Sunday, February 27, 2011

9 Lessons from 9 Years of Marriage

Vector image of two human figures with hands i...Image via Wikipedia
This month, I celebrated my 9th wedding anniversary. As my husband and I sat in a dimly lit, romantic and way too expensive restaurant with our 3 kids in our laps, I started to wonder what makes this or any marriage work.  It has been a very eventful 9 years and I can't say that the years have passed quickly. We have experienced all the joys and pains of sharing your life with someone and we have experienced some major life changes - we moved twice, the most recent was a life altering out of state move which took us away from close friends, we had 3 beautiful children in a 5 year span, and both of us have changed jobs several times. Lest my life continues to move so quickly that there is little time for reflection, I decided to write down a few things that I have learned. 

1. Marriage is a Good Thing - As the fairytale goes, we are married to our best friend, life companion, guardian of our hearts, protector of our darkest secrets, deepest insecurities and vulnerabilities, and champion of our dreams. More realistically, you and your spouse are walking hand in hand, stumbling through the maze of life, avoiding obstacles, overcoming challenges (foreclosure, job loses, altered expectations of marriage), stopping occasionally to smell the roses and savor the desserts but stumbling many times, each hoping that the other doesn't let go. Somehow, both of these descriptions excite and inspire me! It is not a perfect union but a rewarding union and there are moments when the fairytale is very real.

2. Think Long-Term - Most of us repeat the vows "for better or worse" but don't think much about what "worst" means. Well, it could mean infidelity, grave illness, financial instability and a wealth of other things that you just vowed to love your way though. No one should stay in a marriage that is unsafe, however, bad things happen in good relationships.  Talk to someone who has been married for 50 years and you will hear them say to each other "Honey, remember back in 1968 when we barely spoke for 6 months, remember when you thought that you were in love with that guy from the office or remember when we had to move in with your mother because you quit your job." I think about these stories when I start obsessing about the crisis of the month.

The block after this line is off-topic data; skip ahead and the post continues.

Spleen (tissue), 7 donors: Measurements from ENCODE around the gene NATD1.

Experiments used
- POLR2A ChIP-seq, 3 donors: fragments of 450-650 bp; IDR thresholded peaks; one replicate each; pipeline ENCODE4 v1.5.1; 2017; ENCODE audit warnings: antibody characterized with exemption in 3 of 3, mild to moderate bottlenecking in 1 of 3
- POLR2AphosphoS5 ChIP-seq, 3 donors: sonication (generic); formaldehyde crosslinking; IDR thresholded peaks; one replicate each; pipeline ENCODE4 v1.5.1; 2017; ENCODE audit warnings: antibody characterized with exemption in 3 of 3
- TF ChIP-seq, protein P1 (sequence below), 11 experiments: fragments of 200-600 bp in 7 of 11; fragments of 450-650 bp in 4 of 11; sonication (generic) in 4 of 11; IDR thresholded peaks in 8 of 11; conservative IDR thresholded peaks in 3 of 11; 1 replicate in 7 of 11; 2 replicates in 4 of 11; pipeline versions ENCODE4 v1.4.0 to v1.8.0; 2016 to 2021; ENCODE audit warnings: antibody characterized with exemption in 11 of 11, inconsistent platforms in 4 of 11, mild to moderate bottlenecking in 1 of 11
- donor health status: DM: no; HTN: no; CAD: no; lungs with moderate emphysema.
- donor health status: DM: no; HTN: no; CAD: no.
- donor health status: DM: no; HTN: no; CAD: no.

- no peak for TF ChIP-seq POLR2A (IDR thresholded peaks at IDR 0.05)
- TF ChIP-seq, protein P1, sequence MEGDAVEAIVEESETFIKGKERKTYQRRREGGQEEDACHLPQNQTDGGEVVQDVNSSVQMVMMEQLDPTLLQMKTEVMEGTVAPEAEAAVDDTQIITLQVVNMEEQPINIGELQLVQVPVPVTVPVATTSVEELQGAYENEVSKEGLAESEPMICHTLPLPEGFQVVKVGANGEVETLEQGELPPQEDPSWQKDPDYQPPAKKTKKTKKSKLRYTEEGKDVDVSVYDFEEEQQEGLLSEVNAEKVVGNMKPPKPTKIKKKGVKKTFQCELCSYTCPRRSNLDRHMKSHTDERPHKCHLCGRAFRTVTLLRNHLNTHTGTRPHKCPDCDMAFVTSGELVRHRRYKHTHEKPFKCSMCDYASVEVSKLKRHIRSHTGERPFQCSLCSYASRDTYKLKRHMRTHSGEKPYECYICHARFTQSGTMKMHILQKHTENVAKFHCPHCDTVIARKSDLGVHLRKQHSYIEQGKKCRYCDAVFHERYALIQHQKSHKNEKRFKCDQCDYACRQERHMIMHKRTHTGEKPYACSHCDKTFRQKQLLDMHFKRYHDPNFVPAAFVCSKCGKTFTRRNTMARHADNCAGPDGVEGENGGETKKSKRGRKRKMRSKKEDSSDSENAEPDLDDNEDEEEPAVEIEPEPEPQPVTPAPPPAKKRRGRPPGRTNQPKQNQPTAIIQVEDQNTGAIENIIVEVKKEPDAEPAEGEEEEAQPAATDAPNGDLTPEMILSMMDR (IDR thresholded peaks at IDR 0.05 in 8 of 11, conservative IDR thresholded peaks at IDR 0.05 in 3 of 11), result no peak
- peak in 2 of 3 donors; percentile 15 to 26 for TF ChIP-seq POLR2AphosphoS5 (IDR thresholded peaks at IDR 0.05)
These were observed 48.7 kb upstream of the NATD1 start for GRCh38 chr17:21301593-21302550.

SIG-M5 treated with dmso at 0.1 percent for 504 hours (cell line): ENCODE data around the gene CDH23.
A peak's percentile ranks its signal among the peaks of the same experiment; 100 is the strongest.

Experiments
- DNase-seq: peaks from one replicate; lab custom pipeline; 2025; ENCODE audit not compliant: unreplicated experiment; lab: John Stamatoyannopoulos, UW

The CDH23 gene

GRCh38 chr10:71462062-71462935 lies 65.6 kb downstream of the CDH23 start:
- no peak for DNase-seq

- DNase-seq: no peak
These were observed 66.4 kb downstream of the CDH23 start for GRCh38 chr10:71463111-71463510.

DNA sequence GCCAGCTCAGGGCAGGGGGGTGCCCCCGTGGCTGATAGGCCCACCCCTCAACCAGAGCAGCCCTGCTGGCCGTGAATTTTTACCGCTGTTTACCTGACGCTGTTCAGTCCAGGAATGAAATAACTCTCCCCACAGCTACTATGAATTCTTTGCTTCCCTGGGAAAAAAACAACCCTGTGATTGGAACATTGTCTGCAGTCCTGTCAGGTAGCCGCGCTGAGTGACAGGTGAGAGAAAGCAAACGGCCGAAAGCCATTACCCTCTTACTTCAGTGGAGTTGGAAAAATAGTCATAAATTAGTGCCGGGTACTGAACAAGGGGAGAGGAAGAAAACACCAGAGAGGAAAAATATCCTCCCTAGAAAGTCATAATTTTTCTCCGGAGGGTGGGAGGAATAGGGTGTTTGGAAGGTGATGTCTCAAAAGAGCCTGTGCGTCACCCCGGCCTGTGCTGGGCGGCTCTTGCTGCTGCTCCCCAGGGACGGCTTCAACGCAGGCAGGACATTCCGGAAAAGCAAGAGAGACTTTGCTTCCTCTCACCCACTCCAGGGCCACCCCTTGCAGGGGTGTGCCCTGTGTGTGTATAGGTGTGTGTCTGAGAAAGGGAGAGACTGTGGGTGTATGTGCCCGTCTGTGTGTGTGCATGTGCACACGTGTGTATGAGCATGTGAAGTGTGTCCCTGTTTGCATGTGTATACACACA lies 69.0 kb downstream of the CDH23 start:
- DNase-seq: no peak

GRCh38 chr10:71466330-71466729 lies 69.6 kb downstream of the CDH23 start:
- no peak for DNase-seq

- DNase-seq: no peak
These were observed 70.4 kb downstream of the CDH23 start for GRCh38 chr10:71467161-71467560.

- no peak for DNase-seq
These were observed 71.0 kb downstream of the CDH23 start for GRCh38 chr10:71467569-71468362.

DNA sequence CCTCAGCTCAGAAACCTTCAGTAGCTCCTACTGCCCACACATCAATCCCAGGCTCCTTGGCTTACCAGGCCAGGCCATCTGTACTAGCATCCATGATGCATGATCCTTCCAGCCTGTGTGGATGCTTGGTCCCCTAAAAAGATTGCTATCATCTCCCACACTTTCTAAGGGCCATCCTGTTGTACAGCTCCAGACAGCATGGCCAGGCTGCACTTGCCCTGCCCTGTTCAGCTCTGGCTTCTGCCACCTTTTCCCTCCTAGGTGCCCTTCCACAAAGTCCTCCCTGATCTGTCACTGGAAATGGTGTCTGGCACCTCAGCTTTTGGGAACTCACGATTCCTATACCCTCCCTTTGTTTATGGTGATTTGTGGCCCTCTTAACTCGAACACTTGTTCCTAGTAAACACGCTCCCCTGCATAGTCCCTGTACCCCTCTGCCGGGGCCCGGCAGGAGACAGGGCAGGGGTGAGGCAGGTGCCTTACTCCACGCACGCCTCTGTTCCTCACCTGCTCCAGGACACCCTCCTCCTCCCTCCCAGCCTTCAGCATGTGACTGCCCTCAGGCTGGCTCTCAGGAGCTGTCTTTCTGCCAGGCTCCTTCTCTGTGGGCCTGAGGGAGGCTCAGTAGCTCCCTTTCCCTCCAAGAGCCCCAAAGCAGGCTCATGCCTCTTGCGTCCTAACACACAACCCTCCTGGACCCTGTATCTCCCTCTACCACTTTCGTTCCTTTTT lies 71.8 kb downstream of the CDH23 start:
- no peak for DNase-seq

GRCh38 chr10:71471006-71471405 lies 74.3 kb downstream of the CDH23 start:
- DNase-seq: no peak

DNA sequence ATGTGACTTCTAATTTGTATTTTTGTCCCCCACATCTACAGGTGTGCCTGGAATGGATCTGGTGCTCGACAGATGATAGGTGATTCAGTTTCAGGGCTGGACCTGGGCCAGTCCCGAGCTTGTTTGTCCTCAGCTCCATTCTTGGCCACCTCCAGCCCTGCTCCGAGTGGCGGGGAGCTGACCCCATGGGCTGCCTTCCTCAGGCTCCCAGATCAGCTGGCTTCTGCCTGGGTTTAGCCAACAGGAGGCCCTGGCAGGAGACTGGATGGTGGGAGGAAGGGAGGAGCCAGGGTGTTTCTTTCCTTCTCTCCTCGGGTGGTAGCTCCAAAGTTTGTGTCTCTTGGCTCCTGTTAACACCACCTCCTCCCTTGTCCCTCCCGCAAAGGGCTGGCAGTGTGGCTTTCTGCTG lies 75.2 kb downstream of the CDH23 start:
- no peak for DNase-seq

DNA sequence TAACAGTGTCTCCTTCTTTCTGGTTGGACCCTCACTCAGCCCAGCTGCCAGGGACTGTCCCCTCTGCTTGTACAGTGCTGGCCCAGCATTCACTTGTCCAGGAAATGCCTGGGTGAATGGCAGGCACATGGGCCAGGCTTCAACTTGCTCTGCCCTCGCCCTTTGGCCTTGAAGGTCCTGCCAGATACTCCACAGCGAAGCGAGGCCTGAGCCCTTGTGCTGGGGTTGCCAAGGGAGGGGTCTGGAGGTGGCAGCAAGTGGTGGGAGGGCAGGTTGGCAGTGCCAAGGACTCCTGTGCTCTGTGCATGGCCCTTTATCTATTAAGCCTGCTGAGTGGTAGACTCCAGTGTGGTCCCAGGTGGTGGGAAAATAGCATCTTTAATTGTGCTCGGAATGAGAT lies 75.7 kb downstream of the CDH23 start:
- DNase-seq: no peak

3. Speak What is in Your Mind and on Your Heart - Remember the song "if you don't know me by now, you will never, never know me?" The truth is that after 10 long years, your spouse, still won't be able to read your mind, still may not remember your anniversary or your favorite restaurant and still won't know why you are upset.  We still have to say "I am angry/happy/sad/dissappointed and this is why." If we ask for what we want in a marriage, we just may get it.

4. Praise Floweth Like a River - Don't save your praise for coworkers, babies and the nice bus driver, pour it on your spouse.  My favorites are "great job with dinner", "you look like Halle Berry's prettier sister, today", "Baby, I am so proud of you", "I am going to miss you today". Praise is like filling a piggybank with love and goodwill and when you make a mistake, like we all do, and have to withdraw $20, your spouse hardly notices.

5. Kids Change Everything! - At some point during the marriage, you start to think "we are blissfully happy, the only way this could be more perfect is to complete our family by having kids." Yes, you can add to your wedded bliss by starting a family, but savor your current state of bliss because once you have kids it will be a roller-coaster of highs and lows for the next 18+ years, so grab your spouse and hold on for the ride.  Be prepared for the frequent diaper changes, toys everywhere, all nighters, broken china, 2a.m. run to the emergency room and reduced time with your spouse.  If you are mentally prepared, all the challenges will be overshadowed by the sweet smell of a baby, the cooing, the heartwarming smiles and hugs and hearing "mama" or "dada" for the first time.